Let's start our year-end review with a question: What was memorable about Memphis food news besides the economic meltdown of the past few months?
Since we know you need a little help remembering (yes, we've been celebrating the holidays too), here are the highs and lows of 2008 wrapped up to spell Christmas.
"C" is for CSA, a trendy food acronym here and across the country. A CSA — or community supported agriculture — works like this: Participants buy a seasonal share of a local farm and in return receive a grab bag of whatever fruits and vegetables are ready to harvest. There are many bonuses. Participants eat more veggies, reduce their carbon footprints, and get to be friends with farmers like Whitton Flower and Produce's Jill and Keith Forrester, who offer a CSA for flowers in addition to produce.
"H" is for Harbor Town Coffee, owned and operated by Glenn and Elizabeth Roseberry. The coffee shop offers fair-trade java along with tea, wi-fi, local art, and an assortment of goodies from Big Ono Bake Shop, Howard Montgomery's new bakery on Front Street.
"R" is for all the restaurants that have opened this year, and lucky for us, they are a mix of menus and locations. Downtown, the Blue Monkey reopened after a devastating fire in 2005; vegetarian chef Bastet Ivery and Creole chef Gary Williams started their own restaurant on Florida Street called Dejavu; Clint Boutwell turned the former Cayenne Moon into Orleans on Front; Don Scott opened On the River Seafood and More (the "more" is a seafood market); and the owners of Interim spun some new magic with Sole Restaurant and Raw Bar at the Westin Hotel.
In Midtown, Cathy Boulden opened Café Eclectic on N. McLean, and Kelly English renovated the former La Tourelle into Restaurant Iris. Farther east, Chris Connor relocated Republic Coffee to Walnut Grove, boyhood friends Andrew Ticer and Michael Hudman hit a home run with Andrew Michael Italian Kitchen, Kat Gordon opened Muddy's Bake Shop in the Sanderlin Centre, and Michele D'Oto turned a historic Presbyterian church in Collierville into Old Church Steakhouse.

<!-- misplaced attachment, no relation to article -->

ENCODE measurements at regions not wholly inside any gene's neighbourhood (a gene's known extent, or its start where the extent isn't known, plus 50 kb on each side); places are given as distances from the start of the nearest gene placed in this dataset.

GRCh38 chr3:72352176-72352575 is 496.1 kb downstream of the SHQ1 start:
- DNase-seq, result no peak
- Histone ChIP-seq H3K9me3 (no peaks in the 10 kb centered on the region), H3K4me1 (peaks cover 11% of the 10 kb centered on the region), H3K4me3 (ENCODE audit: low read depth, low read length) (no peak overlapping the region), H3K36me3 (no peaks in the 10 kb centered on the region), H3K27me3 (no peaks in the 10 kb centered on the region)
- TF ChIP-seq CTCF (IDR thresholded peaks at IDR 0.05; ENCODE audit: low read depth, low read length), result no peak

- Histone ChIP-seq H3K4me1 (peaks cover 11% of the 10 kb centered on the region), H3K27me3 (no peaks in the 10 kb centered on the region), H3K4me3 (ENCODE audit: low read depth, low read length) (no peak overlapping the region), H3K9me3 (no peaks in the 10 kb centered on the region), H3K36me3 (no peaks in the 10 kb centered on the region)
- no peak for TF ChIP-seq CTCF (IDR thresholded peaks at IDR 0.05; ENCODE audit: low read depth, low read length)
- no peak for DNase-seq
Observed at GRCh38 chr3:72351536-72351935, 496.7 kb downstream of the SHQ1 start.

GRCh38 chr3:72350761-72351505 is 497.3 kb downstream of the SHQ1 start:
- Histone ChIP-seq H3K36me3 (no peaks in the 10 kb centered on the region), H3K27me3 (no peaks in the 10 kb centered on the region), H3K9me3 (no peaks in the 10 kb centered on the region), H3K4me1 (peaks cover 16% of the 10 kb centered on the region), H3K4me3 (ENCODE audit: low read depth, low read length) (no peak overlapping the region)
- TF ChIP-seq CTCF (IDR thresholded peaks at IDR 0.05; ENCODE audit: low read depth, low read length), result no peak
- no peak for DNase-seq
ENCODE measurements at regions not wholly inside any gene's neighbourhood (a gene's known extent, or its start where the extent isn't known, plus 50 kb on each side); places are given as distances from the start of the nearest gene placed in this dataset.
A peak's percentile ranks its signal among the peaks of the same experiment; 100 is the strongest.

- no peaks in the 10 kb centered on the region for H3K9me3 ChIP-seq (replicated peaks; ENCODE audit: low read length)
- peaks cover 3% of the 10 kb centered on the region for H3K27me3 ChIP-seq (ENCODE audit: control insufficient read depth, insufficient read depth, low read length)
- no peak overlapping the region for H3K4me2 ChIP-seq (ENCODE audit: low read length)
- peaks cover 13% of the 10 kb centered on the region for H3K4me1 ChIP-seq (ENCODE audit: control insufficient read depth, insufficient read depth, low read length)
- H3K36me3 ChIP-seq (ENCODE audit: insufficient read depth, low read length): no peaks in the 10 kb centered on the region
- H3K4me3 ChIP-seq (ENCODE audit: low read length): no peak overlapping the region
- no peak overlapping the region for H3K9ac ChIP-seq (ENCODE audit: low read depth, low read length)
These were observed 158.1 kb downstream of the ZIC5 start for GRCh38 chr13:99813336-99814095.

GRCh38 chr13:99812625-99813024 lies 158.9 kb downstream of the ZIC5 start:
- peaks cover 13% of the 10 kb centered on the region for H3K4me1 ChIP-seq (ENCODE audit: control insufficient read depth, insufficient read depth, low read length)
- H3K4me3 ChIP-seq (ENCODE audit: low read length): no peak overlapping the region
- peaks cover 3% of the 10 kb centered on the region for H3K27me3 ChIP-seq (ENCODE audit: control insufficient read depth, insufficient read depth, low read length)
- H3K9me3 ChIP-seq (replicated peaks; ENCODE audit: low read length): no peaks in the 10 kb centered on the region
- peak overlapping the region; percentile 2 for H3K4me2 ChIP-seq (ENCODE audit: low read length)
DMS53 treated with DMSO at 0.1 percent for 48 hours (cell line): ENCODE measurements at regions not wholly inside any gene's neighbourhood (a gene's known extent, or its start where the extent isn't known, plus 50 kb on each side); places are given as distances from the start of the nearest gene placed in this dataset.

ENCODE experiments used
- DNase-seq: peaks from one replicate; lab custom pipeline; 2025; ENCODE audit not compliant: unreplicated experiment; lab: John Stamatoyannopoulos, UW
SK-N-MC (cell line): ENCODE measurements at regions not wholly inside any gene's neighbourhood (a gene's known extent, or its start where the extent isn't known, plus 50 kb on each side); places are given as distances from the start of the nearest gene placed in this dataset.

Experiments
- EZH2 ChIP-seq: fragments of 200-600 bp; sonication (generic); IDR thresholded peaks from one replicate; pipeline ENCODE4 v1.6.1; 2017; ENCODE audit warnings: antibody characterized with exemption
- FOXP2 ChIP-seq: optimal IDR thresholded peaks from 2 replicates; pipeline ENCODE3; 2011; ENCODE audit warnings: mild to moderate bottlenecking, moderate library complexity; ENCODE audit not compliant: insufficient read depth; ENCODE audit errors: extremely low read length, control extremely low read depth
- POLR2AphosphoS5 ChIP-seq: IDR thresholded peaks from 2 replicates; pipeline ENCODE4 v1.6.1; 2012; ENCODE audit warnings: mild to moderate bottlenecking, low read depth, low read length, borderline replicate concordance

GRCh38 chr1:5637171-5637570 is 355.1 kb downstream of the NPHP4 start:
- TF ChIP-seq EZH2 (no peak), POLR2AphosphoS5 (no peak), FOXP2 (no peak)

"I" is for Italian bar owner Aldo Demartino, who opened a tavern downtown on Monroe near Front. Called Bardog — a moniker for bartenders in the old West — the neighborhood gathering spot features a great selection of wines and beers on tap, along with classic pub fare influenced by Demartino's Italian heritage.
"S" is for South Main, where local food businesses continue to contribute to the development of the city's historic arts district. Frank's South Main Market & Deli opened in early November, bringing the neighborhood a much-needed grocery store and bicycle delivery. Down the street, Onix also opened, featuring $5 lunch specials and live jazz on Saturday nights.
"T" is for Thomas Boggs, the much-loved CEO of Huey's, who died May 5th at the age of 63. In addition to operating his seven-restaurant chain, Boggs was a committed community activist, a generous mentor to the next generation of local chefs, and a person who, in the words of Grove Grill's Jeff Dunham, "always put Memphis first."
"M" is for Mantia, a gourmet market in East Memphis that closed after 12 years due to a drop off in catering. The recession has hurt other businesses, as well, and caused a number of closings, including two downtown favorites, Lolo's Table and Conte's Italian Restaurant, and The Red Rock Tavern in East Memphis.
"A" is for Automatic Slim's, Karen Carrier's flagship restaurant on Front Street. After 17 years, Carrier sold the restaurant, but started her next culinary adventure a few weeks later: Noodle Doodle Dō, a lunchtime Asian noodle bar inside Carrier's Dō restaurant in Cooper-Young.
"S" is for Simone Wilson, who wrote more than 100 food articles for the Memphis Flyer before reluctantly giving up the column after the birth of her second son, Ari.
So what's ahead for 2009? In the spirit of the holidays, look for these "C" words from both professional chefs and family cooks in the kitchen: crispy, casserole, comfort, chick pea, Chilean, and cheap.